Mali: Joy at the release of the priest kidnapped more than three weeks ago

The pontifical foundation ACN confirms the release of Father Leon Douyon, Catholic priest from Ségué in the Mopti region of Mali, yesterday afternoon, Tuesday 13 July.

In a message received by the ACN foundation, Mgr Jean-Baptiste Tiama, Bishop of Mopti, expressed his joy at the news: “Our brother Léon Douyon was separated, far from us. This afternoon he has returned to us and we are very happy”.

Mgr Jean-Baptiste Tiama, Bishop of Mopti.
Mgr Jean-Baptiste Tiama, Bishop of Mopti.

Father Leon was kidnapped on June 21 along with four other faithful on the road that leads from Ségué to San, as they were on their way to a funeral. Four of the hostages were released within hours, but the priest was held by the jihadists.

Bishop Tiama thanked “all the acquaintances and strangers who contributed to his liberation.” Father Léon was released near Bandiagara, where he is currently resting before returning to Mopti, the bishop reported.

The prelate also asked each priest of the diocese to celebrate a Mass of thanksgiving for the return of the priest. The faithful of Ségué, where Father Leon serves, gathered immediately upon receiving the news to give thanks for his release. Images of the joyful celebration have reached ACN.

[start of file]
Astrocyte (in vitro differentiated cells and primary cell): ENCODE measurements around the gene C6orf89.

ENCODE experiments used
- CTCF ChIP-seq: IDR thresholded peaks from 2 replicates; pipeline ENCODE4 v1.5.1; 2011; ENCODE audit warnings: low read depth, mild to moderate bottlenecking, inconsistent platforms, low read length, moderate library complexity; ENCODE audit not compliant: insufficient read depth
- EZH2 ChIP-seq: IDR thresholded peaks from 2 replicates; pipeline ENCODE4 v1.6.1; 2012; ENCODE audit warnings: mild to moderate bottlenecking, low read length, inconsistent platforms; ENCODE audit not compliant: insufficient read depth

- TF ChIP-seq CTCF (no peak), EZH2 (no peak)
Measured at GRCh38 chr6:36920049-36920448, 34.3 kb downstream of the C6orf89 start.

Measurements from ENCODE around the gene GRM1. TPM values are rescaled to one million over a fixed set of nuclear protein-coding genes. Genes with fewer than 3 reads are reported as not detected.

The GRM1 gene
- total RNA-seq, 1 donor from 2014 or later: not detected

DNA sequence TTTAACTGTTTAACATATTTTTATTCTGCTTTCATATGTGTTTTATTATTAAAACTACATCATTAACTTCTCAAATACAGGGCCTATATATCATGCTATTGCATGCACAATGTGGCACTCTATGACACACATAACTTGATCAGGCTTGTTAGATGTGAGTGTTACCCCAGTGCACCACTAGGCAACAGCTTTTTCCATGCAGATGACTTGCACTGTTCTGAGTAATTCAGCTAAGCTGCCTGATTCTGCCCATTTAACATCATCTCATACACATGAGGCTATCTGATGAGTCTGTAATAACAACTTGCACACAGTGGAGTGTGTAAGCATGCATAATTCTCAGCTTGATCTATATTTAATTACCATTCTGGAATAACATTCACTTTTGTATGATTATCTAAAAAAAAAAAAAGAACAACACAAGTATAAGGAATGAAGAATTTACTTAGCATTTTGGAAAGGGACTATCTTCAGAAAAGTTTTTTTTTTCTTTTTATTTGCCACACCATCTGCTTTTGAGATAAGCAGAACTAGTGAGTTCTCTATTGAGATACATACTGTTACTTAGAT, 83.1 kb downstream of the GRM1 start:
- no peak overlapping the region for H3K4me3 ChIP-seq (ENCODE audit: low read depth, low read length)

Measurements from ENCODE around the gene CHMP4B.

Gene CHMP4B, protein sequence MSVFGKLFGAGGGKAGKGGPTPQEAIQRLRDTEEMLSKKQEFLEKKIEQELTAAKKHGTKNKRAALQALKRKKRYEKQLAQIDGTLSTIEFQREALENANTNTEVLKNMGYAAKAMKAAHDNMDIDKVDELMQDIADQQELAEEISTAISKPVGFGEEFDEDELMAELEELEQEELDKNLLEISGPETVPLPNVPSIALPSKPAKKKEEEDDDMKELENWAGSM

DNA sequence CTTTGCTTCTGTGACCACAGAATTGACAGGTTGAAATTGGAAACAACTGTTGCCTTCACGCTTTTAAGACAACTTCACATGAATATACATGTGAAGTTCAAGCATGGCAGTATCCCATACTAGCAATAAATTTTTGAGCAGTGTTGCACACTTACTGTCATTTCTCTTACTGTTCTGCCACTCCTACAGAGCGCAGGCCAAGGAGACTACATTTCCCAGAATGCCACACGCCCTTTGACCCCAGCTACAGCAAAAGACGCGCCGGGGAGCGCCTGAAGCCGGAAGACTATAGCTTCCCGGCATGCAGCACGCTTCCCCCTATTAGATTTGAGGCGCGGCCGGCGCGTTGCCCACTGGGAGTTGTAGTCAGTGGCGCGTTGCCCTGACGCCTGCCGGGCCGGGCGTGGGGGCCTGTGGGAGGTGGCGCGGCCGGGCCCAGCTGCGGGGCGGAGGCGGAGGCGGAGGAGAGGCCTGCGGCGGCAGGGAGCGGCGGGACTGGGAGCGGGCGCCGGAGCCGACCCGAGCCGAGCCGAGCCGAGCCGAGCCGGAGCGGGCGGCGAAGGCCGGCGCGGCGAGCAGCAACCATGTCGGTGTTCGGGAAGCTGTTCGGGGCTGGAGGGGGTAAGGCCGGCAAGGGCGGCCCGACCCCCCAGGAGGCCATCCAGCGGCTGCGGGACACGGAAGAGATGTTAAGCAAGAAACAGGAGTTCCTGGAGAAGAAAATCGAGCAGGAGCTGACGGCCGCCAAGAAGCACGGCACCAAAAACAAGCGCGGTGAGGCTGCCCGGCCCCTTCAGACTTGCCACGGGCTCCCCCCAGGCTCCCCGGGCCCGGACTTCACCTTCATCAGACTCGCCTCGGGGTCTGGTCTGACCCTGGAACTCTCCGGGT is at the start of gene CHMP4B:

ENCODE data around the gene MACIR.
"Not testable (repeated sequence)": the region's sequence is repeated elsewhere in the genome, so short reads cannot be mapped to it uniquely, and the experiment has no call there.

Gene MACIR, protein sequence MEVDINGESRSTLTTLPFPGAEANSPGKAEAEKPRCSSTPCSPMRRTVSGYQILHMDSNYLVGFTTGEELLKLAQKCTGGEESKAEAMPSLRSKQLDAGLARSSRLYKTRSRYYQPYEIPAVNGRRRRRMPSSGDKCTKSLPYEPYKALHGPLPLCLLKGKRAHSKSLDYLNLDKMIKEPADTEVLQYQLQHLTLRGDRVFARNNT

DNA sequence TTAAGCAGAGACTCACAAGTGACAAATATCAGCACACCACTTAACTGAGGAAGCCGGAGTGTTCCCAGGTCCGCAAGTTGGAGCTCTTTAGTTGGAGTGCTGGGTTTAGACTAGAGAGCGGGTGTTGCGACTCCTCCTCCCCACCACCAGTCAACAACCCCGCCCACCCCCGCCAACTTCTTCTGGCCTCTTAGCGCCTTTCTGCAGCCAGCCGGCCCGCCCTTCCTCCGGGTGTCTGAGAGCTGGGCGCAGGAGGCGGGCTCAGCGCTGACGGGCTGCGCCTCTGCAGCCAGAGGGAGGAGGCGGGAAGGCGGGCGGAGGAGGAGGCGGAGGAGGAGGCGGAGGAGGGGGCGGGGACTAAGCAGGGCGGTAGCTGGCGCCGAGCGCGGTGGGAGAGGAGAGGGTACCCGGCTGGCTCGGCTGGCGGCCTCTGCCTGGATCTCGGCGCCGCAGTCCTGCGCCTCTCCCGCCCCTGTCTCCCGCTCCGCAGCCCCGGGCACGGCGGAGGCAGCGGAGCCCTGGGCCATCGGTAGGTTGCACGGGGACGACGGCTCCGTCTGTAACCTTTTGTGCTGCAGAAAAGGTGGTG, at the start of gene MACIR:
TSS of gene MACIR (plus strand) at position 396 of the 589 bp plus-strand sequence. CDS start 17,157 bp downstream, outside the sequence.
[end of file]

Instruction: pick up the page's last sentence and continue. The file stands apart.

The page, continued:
Father Leon Douyon, Catholic priest from Ségué in the Mopti region of Mali.
Father Leon Douyon, Catholic priest from Ségué in the Mopti region of Mali.

Since 2012, jihadist groups linked to al-Qaeda and the Islamic State have carried out kidnappings in order to obtain finance or exert political pressure. These groups include Jamaat Nusrat al-Islam wal Muslimeen (JNIM) and the Islamic State of the Greater Sahara (ISGS).

In addition to an increase in jihadist activity with a clear religious component to impose sharia and Islamic fundamentalism among the population, there are serious conflicts between ethnic groups and communities in the Mopti region. The conflicts, largely focussed on ownership of land and resources, are between the Fulani, mainly Muslims, and the Dogon, who practice mostly ethnic religions and some Christians.

According to data from the ACN Foundation’s Religious Freedom report, the Sunni branch of Islam predominates in Mali. About 13% of the population belongs to other religions. Christians make up just over 2%, with two-thirds of them Catholic and the other third Protestant. Mali is also home to traditional African religions (almost 9% of the population); some Muslims and Christians also incorporate African traditions into their ritual observances.

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